03 Dec, 2015

Canadian municipal pension plans doing well overall but face risks on the horizon

In the newly released IMFG Paper, Municipal Employee Pension Plans in Canada: An Overview, pension expert Bob Baldwin provides the first-ever general review of Canada’s local public pension plans.

With the growing number of public employees nearing retirement, and some cities experiencing financial troubles with their pension plans, a study of this kind is long overdue. Seeking to fill an apparent knowledge gap, the paper takes an important first step in answering some key questions about municipal pension plans: Are the difficulties experienced in select cities across the country typical? Are certain kinds of plans better protected from financial shocks than others? Are bigger plans less vulnerable? More generally, have municipal pensions become too generous and expensive for municipalities to support?

In his findings, Baldwin suggests that while the overall state of local pensions is satisfactory, there are indeed significant risks for municipal finance going forward. In particular, pensioner populations are growing quickly relative to populations of active plan members, and difficult conditions in financial markets seem unlikely to change significantly in the near future.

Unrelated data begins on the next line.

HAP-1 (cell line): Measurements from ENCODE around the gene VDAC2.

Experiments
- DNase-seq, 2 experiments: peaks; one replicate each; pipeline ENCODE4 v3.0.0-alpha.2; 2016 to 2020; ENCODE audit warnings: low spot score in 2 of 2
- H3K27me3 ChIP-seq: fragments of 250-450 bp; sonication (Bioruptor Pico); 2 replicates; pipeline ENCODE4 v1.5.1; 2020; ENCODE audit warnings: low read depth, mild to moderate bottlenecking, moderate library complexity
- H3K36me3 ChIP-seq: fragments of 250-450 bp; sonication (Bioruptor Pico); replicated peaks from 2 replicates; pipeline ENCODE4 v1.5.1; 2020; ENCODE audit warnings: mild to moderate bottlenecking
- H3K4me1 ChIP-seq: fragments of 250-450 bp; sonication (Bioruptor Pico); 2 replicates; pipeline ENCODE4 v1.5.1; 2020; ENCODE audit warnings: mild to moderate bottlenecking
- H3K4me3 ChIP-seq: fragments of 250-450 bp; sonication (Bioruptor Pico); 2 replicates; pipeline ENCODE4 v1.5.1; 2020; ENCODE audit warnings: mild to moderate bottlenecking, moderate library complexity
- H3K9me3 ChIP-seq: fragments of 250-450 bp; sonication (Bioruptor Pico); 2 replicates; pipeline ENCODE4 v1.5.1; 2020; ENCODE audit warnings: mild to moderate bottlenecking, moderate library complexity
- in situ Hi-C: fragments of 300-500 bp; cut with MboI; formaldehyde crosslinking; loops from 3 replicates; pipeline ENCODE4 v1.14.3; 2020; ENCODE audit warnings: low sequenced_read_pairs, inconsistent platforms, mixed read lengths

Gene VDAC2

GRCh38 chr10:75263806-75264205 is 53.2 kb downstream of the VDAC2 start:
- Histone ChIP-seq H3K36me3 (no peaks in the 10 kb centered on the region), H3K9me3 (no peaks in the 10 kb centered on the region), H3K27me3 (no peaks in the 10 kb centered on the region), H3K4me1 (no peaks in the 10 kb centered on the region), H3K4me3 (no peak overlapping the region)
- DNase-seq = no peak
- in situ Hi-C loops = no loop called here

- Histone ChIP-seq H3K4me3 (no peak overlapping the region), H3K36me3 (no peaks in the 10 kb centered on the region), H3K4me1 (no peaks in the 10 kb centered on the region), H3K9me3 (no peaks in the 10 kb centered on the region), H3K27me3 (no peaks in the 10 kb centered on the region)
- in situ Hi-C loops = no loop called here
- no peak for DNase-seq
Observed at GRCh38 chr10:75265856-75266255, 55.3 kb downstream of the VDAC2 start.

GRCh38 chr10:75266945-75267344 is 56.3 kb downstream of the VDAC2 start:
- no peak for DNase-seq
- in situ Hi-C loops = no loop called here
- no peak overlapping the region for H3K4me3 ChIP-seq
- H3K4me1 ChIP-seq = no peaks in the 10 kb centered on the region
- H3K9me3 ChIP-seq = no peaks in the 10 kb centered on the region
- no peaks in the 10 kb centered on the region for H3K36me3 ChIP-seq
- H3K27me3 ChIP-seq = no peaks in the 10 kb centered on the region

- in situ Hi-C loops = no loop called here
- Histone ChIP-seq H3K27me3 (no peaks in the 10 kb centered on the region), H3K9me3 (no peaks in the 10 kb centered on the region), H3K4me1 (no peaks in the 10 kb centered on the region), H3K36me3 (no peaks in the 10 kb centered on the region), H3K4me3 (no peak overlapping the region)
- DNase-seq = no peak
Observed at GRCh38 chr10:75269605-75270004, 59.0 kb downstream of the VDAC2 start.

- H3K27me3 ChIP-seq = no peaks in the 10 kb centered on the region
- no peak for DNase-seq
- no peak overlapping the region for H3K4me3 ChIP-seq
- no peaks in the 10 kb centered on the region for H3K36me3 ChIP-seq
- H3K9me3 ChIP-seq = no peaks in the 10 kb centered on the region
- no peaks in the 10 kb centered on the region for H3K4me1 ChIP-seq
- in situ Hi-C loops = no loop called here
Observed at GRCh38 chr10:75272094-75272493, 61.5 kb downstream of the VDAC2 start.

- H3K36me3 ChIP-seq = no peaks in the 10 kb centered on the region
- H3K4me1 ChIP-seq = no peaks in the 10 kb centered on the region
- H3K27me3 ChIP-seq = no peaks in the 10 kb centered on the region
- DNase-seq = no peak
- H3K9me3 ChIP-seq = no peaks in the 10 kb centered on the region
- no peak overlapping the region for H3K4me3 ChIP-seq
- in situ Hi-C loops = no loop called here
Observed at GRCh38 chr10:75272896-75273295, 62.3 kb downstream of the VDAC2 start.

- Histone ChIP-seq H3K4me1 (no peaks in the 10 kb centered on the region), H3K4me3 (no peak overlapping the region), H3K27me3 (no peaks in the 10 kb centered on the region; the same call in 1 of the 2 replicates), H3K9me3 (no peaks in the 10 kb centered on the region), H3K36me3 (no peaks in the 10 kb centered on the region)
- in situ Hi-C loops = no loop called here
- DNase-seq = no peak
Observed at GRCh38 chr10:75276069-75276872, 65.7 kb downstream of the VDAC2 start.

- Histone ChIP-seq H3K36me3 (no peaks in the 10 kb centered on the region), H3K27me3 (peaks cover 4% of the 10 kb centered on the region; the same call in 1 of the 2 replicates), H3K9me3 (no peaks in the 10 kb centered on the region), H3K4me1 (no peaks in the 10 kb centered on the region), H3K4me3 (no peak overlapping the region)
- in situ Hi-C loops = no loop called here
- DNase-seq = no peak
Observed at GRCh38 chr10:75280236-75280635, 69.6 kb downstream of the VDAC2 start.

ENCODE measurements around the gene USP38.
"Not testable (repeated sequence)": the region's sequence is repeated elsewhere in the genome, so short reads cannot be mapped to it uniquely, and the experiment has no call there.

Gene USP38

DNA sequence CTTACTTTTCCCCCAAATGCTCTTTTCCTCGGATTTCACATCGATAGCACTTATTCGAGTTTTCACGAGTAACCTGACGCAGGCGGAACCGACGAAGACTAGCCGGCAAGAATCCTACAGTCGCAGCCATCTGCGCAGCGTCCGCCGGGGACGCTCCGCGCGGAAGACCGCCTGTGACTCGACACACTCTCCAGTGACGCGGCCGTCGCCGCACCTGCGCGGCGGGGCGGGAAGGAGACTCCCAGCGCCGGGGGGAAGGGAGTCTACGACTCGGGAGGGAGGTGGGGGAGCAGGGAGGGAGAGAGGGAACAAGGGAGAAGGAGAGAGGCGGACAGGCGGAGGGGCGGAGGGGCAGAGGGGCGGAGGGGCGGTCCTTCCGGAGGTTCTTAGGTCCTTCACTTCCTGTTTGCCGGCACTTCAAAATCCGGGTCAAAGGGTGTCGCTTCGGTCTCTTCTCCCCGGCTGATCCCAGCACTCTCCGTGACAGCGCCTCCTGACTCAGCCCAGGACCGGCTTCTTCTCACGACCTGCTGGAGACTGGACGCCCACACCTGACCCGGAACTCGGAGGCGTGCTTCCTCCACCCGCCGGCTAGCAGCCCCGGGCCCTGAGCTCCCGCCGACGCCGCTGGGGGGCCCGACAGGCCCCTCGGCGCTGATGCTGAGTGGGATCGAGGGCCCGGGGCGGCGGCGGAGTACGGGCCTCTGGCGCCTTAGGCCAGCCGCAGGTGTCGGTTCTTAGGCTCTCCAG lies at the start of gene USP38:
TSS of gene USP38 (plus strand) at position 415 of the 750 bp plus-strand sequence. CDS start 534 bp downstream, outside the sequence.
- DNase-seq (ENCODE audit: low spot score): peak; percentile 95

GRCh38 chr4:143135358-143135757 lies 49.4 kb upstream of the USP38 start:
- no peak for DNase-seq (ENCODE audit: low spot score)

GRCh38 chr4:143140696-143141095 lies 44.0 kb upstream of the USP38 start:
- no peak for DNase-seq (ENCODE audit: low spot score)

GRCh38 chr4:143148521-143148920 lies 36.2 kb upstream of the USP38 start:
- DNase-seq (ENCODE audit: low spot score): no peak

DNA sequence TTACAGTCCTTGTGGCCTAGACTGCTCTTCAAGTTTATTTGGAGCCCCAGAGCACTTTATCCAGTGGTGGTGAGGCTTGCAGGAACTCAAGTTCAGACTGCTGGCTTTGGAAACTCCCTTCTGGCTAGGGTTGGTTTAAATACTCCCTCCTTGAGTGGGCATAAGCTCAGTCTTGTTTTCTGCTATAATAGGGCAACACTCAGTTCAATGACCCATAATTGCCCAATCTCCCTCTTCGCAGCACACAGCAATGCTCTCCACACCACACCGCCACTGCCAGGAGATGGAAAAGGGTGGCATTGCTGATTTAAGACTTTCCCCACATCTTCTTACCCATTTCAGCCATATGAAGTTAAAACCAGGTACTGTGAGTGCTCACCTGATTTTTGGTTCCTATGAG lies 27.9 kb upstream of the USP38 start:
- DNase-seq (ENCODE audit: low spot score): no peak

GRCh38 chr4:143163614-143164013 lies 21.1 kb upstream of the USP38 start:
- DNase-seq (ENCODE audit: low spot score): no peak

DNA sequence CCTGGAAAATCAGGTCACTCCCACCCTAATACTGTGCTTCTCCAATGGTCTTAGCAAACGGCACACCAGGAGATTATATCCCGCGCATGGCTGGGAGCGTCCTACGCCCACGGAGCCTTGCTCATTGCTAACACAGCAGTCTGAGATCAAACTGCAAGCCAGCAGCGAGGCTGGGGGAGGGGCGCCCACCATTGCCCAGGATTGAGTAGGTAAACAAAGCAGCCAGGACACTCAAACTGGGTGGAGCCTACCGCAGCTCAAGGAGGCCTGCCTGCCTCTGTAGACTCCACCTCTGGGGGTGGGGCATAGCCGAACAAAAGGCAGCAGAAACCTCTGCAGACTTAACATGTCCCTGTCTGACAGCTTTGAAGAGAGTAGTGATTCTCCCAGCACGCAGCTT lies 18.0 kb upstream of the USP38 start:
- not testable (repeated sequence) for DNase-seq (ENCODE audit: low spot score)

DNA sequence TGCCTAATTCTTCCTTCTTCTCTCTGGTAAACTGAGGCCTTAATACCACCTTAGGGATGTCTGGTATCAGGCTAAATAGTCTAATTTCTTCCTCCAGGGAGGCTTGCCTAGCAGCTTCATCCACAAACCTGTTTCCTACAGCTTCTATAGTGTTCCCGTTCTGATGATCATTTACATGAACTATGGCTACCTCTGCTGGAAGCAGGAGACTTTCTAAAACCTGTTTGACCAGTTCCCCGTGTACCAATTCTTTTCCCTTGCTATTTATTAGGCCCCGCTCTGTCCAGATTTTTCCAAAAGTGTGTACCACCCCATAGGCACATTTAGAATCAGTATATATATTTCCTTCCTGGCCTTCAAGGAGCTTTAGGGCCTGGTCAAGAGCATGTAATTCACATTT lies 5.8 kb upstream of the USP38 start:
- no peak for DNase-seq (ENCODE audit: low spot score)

Baldwin suggests that the absence of accessible plan-level data not only makes it difficult to draw definitive conclusions, but harms the public interest. He calls for coordinated action among city administrators and public pension stakeholders to make information about their pension plans publicly accessible. Similar databases are available in the US; making them available in Canada would allow for better and deeper analysis of pension plans and their implications for municipal finances.

About the Author

Bob Baldwin has worked on pension management and policy for more than 30 years. He is a director of Addenda Capital, chairs the board of trustees of the Canada Wide Industrial Pension Plan, and is a member of the Actuarial Standards Oversight Council and the Pension Policy Council of the C.D. Howe Institute. He was a member of the expert panel that advised the Ontario Expert Commission on Pensions. He is also formerly the Director of Social and Economic Policy at the Canadian Labour Congress.

The IMFG Papers on Municipal Finance and Governance are designed to disseminate academic research undertaken in Canada and abroad on municipal finance and governance issues. The series includes papers by Canadian and international scholars.